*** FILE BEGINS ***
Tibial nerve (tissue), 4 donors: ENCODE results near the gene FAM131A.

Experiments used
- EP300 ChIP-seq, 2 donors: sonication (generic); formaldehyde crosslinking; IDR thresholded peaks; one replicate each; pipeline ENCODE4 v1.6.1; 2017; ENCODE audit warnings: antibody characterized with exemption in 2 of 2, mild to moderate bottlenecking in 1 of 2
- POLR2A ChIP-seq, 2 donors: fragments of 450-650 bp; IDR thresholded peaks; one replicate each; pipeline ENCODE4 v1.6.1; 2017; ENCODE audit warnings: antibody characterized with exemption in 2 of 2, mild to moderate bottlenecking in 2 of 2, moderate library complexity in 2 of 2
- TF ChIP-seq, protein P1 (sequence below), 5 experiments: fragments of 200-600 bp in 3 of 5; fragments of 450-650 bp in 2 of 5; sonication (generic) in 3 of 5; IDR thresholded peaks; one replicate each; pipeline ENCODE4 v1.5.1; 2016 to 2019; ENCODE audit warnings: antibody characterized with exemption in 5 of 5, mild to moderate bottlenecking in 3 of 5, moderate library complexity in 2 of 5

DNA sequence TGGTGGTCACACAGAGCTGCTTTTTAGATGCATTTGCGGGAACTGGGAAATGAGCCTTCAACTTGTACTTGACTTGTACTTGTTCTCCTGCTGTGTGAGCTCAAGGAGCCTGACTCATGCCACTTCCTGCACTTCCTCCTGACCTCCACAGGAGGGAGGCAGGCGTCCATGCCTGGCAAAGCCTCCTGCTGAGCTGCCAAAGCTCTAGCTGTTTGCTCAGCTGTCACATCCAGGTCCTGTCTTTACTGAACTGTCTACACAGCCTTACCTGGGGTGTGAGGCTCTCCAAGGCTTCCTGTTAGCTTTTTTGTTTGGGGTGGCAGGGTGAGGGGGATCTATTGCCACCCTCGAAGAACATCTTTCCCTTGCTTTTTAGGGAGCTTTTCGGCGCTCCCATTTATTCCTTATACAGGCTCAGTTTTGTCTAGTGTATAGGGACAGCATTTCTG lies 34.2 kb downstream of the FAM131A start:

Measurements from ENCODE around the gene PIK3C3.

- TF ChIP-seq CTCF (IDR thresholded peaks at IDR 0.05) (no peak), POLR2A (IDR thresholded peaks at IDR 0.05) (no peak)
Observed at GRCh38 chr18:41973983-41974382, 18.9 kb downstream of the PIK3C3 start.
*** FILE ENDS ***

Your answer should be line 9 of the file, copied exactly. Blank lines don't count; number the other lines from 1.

Observed at GRCh38 chr18:41973983-41974382, 18.9 kb downstream of the PIK3C3 start.